LDCad vs SnapCAD

Which do you recommend for VexIQ and why? Have some teams interested in learning.

I am a 20 year Solid Edge user, so both don’t mesh well with my old habits!

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I have tried both and I have found LDCadVEX to be far superior to SnapCAD. I tried SnapCAD and didn’t get further than CADing the drivetrain because it was so clunky. I think that SnapCAD is way older than LDCadVEX, so that has a lot to do with it. Here’s what I think the pros and cons of each are:

SnapCAD:
Pros:

  • Provides four different views of the robot

Cons:

  • Takes more resources than LDCadVEX
  • Is much harder (for me at least) to learn and use
  • Weird system for adding parts
  • User interface is overall pretty clunky (to me at least)

LDCadVEX:
Pros:

  • Looks much nicer than SnapCAD
  • Easier to learn and use (In my opinion)
  • Takes less computer resources
  • Is much less jumpy when changing the view around the robot
  • More functionality (with cables, rubber bands, etc.)
  • Much easier system for adding parts
  • User interface is overall pretty smooth

Cons:

  • Can be a little confusing at first
  • Often tries to snap parts incorrectly (can be solved by putting pins in the holes before attaching the piece though because it likes to snap to pins)

This is just my two cents, but I hope this helps! Also, here’s a poll for this:

  • I use LDCadVEX
  • I use SnapCAD
  • I use something else
  • I don’t CAD

0 voters

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Hard agree on LDCad over SnapCAD - in addition to all the features Joseph mentioned, LDCad also has great tools for modeling flexible components like string, cables, chain, and rubber bands, which isn’t really possible in SnapCAD.

LDCad has its quirks, which do take a bit of time to get used to, but once you do (which happens pretty quickly), you’re able to model things quite quickly and easily.

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Any good resources for learning how to use LDCad for Vex?

I haven’t found any YouTube tutorials that I found easy to use as a teaching tool.

Can you make sub assemblies (like a wheel, shaft, sprocket and spacer combo, where you can easily drop the completed assembly in your top model 4 times?

Yes to all of those. You can also do chain (even chain triangles), rubber bands, etc. I figured it out in just a few hours, and used this to help me with more complex stuff. I’m sure there’s other resources out there too. You can DM me if you want to organize a meeting so I can show you how it all works if that would work better.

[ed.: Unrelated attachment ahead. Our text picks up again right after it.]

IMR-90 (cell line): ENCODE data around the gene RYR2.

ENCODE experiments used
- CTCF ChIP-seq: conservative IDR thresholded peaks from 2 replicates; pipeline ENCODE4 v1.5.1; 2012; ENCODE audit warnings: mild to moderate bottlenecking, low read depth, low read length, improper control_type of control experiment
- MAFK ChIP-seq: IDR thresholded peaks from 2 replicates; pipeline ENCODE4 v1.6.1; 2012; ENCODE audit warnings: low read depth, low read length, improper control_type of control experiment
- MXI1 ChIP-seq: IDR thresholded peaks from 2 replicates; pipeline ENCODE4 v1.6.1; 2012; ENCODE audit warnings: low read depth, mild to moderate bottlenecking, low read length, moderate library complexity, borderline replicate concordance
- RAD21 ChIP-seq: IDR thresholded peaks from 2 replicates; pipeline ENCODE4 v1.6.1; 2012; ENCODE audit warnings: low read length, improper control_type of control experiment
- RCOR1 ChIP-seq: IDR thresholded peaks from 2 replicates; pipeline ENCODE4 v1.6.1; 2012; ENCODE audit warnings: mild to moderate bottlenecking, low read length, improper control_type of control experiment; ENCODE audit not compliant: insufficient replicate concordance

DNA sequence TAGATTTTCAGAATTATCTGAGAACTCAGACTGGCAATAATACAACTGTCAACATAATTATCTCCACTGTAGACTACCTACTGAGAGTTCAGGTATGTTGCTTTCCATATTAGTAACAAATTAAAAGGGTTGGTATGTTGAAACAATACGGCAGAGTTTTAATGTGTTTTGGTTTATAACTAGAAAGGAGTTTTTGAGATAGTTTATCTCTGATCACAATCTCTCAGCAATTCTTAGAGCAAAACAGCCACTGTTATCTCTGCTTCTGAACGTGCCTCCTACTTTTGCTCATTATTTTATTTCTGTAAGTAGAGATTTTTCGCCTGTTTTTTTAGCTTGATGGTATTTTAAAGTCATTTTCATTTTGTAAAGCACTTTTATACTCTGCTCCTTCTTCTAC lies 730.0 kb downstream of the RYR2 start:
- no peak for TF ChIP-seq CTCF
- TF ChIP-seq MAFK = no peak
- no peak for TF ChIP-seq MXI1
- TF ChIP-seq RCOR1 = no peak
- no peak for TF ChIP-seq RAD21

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There aren’t a whole lot of resources on LDCad. And there is little to none about LDCad for IQ, but the normal LDCad resources online, although they are for lego CADding, will be able to get you to do build some robots.

Yep! I figured it out!!! (Most of this is explained in the link @FRC973 sent, but I’ll explain it here anyway)

First, in your main model, click this button at the top:
image
then, name the sub-model (it will end with the .ldr extension).
then, if you want to use the submodel in the main model, go back to your main model by clicking the current model name in the top right corner (or press the END key while your cursor is in the editing area)
then, go to “Main Group” in the parts directory (should look like this)
image
then, click this in that menu:
image
then, you have a few options:
image
I recommend trying them all out and seeing which one works best, but basically you go into one of the menus, and you will see the submodels of that category, you can then drag it into your main file (as many times as you want) as if it were a normal part. From what I understand, you can also make submodels of submodels and navigate through those using the “All parts used in the current model (recursive)” category.

I hope that helped!

super epic youtube tutorial???

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I don’t CAD but the general consensus is that SnapCAD is pretty bad. I do not think CAD is necessary for IQ because it is relatively easy to try things out.

I agree that for VEX IQ, CAD is pretty unnecessary to do before building. I do it after it is built only so that if I ever want to build it again, I can easily do it.

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I beg to differ. It looks very nice in notebooks, and it can help you brainstorm ideas right as the game comes out. At our school, we do not get to start building until the school year starts because all of our pieces are at the school. I am on a VRC team, but my brother is in IQ, and we both can’t get parts until the school year starts. Just my opinion though.

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:b:ruh when you make a topic about a topic brought up in another topic 9 months later

Anyway, I do agree that in most cases, CADding before building in IQ is unnecessary, there are some outlying cases. For example; you do not have your parts on hand, but would like to start designing a robot. Another good use of CAD in IQ is to show off your robot after you’ve fully taken it apart.

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